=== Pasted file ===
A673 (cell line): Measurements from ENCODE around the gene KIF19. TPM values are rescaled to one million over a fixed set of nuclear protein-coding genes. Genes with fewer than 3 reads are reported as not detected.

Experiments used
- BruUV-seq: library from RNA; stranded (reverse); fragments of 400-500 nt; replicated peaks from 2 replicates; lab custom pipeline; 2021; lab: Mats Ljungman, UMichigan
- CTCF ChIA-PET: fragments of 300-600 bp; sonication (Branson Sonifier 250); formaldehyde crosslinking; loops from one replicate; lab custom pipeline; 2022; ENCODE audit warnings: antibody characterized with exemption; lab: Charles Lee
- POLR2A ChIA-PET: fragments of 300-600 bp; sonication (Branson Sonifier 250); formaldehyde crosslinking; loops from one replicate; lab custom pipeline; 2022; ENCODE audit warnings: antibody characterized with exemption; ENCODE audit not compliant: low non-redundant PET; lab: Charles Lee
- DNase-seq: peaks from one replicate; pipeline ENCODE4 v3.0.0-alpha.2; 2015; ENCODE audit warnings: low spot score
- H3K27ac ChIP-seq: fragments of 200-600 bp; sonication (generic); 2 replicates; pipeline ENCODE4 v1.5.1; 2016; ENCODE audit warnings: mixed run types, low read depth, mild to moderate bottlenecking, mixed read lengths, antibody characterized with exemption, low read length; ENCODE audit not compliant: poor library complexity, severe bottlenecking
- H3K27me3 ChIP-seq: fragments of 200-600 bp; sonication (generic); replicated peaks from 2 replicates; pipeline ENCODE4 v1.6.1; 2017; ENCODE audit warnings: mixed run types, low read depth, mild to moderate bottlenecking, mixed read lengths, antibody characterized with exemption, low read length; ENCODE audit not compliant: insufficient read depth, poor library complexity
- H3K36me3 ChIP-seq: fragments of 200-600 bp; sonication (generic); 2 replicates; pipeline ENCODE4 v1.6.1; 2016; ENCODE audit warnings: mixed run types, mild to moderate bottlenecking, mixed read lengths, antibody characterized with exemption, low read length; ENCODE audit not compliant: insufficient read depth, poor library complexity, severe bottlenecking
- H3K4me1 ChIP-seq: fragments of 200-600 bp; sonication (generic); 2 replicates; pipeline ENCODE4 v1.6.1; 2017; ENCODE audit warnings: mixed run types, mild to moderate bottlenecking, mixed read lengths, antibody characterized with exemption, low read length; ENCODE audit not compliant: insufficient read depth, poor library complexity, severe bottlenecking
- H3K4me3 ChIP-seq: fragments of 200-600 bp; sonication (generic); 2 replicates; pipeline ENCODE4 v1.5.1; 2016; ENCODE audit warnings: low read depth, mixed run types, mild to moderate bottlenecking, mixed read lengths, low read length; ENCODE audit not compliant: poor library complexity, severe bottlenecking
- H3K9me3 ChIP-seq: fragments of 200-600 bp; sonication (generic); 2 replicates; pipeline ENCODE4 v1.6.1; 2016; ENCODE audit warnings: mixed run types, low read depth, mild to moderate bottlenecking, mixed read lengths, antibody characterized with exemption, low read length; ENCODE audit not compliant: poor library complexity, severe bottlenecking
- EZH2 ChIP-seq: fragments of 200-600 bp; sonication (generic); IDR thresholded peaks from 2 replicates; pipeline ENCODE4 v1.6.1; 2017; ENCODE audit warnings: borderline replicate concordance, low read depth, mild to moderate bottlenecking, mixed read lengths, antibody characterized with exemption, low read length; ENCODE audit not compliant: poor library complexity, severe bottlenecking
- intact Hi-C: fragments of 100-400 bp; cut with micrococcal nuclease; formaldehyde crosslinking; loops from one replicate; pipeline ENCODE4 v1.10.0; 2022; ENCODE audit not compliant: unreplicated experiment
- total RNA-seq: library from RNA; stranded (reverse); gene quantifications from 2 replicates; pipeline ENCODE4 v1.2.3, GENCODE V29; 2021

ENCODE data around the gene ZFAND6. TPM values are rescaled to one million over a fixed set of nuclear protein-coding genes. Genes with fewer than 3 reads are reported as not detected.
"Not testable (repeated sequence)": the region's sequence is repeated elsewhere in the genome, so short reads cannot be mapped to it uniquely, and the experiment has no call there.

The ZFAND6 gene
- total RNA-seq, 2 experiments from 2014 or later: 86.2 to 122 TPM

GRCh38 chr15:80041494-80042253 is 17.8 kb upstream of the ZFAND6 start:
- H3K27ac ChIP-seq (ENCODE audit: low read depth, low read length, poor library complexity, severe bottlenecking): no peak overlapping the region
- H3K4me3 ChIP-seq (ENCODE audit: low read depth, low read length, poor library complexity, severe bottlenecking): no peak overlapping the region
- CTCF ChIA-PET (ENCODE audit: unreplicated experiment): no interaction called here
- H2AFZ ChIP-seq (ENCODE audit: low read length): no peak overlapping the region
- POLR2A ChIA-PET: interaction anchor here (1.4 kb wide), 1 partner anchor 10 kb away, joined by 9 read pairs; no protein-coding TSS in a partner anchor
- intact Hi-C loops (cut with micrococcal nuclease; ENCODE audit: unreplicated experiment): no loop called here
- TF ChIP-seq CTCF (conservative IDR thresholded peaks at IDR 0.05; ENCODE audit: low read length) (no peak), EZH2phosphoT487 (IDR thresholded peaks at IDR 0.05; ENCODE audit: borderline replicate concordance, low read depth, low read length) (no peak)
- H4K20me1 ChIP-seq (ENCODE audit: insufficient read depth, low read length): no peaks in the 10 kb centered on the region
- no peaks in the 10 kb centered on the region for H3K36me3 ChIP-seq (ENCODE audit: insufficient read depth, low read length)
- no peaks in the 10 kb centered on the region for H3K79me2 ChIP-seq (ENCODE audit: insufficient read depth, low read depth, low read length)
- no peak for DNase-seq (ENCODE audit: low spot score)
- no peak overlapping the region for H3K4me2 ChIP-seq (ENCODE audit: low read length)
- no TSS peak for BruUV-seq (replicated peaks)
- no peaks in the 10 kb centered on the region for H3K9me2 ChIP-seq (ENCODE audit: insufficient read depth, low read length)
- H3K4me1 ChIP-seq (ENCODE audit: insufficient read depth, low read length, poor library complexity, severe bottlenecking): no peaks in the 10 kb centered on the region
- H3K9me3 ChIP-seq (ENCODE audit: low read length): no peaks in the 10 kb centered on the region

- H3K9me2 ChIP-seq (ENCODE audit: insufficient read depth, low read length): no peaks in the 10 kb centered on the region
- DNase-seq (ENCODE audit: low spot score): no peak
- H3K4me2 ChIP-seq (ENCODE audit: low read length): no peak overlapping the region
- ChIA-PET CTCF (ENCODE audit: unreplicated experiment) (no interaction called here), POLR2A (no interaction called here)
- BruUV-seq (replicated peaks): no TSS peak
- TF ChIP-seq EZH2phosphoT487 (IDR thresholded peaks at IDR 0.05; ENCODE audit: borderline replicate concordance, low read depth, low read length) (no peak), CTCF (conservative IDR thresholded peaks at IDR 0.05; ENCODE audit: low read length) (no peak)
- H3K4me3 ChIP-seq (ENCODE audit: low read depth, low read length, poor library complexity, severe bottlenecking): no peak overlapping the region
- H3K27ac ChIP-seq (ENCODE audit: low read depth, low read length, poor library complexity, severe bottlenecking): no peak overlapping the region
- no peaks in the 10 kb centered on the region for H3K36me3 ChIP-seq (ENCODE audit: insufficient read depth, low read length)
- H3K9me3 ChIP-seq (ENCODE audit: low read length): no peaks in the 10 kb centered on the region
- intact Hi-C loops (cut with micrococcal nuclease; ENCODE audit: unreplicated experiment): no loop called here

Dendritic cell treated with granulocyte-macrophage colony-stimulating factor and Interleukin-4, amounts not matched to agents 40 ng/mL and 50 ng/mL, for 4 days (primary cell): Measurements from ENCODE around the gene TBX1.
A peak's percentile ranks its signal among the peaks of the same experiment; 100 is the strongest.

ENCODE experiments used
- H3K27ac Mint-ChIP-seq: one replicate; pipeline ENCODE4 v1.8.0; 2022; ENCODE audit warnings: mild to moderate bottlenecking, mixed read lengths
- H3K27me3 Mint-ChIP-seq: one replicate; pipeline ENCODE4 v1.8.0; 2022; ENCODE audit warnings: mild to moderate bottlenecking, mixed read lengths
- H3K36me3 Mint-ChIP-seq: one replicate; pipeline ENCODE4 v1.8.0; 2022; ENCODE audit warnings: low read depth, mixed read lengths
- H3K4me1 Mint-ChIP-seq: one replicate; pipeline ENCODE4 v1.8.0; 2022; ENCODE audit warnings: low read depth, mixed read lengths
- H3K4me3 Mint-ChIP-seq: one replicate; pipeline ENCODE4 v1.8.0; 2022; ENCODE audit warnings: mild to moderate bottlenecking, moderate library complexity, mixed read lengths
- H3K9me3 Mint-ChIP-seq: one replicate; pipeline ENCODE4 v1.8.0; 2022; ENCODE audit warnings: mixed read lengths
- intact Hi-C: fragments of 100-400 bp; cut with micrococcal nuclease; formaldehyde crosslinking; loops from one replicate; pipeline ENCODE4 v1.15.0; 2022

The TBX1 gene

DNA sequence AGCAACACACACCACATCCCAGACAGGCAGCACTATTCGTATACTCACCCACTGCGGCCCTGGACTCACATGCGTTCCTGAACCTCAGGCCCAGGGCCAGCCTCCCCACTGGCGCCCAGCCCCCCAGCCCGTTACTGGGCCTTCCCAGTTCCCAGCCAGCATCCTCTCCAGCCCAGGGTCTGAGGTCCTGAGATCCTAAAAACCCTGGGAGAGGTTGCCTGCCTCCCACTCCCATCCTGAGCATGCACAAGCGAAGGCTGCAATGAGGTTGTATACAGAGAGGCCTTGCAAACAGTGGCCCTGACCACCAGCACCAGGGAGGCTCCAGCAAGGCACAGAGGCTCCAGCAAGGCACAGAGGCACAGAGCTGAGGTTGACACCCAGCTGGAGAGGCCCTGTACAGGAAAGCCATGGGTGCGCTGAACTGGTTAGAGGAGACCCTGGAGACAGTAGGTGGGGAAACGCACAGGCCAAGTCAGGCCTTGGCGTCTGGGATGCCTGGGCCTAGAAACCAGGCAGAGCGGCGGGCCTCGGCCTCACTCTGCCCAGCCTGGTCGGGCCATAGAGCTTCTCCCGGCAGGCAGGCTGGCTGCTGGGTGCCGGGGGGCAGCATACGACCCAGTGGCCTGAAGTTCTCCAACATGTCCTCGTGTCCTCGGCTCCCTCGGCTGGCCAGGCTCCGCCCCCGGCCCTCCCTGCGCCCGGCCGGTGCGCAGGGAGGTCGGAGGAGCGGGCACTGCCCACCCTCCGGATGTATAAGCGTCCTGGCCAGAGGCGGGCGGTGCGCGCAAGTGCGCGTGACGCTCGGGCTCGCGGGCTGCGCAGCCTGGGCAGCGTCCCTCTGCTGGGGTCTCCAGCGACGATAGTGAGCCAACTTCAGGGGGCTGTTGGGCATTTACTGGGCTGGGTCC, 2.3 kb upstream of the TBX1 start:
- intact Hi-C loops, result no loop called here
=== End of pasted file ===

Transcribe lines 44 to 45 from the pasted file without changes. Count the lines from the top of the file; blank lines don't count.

- H3K27ac ChIP-seq (ENCODE audit: low read depth, low read length, poor library complexity, severe bottlenecking): no peak overlapping the region
- no peaks in the 10 kb centered on the region for H3K36me3 ChIP-seq (ENCODE audit: insufficient read depth, low read length)